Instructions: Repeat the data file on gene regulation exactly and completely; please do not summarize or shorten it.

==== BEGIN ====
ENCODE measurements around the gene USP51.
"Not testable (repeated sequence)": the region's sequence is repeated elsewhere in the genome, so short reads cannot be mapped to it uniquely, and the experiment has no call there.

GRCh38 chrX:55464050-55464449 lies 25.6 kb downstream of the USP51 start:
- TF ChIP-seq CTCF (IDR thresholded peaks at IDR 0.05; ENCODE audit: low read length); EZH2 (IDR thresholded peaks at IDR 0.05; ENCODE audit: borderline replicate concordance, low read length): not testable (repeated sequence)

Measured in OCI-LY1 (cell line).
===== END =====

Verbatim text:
ENCODE measurements around the gene USP51.
"Not testable (repeated sequence)": the region's sequence is repeated elsewhere in the genome, so short reads cannot be mapped to it uniquely, and the experiment has no call there.

GRCh38 chrX:55464050-55464449 lies 25.6 kb downstream of the USP51 start:
- TF ChIP-seq CTCF (IDR thresholded peaks at IDR 0.05; ENCODE audit: low read length); EZH2 (IDR thresholded peaks at IDR 0.05; ENCODE audit: borderline replicate concordance, low read length): not testable (repeated sequence)

Measured in OCI-LY1 (cell line).